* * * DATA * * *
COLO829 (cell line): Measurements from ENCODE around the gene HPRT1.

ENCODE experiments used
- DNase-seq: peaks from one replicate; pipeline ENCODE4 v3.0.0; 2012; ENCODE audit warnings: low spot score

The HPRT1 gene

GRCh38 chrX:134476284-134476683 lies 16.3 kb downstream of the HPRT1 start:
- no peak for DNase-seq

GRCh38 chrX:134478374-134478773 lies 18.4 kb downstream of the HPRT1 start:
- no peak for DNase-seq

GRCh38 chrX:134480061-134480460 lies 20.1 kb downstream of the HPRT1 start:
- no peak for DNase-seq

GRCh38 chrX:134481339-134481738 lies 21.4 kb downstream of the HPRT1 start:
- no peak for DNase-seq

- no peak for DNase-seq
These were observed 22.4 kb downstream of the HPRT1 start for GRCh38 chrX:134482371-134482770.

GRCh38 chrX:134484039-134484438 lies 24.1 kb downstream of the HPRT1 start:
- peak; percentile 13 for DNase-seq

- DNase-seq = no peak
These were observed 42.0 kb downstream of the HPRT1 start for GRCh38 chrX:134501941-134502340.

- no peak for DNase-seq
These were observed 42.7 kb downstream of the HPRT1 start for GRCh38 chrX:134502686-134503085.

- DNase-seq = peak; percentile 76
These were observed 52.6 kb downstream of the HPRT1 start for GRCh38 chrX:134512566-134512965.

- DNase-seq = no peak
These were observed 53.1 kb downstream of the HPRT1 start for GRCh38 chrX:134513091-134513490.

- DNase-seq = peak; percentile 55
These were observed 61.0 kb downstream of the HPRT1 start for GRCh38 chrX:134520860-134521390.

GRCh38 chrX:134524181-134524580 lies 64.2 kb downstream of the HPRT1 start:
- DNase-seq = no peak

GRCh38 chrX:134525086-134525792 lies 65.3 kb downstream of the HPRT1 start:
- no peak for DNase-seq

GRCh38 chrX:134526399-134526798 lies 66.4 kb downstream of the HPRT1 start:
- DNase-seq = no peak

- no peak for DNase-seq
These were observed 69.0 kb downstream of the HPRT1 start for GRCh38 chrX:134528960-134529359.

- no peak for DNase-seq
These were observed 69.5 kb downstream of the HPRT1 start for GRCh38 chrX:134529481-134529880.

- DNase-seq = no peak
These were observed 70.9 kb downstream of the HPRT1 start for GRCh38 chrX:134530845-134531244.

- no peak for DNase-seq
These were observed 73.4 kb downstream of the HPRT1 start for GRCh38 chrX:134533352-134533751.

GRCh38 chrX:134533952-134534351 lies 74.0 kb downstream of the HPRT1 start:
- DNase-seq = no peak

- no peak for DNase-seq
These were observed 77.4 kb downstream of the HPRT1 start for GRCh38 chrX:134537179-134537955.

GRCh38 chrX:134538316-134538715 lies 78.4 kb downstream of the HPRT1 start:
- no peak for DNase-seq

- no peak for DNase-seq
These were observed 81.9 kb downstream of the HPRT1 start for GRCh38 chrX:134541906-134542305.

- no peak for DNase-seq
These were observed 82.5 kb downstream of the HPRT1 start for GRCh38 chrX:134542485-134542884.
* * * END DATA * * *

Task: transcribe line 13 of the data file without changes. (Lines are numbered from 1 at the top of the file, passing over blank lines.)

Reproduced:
- no peak for DNase-seq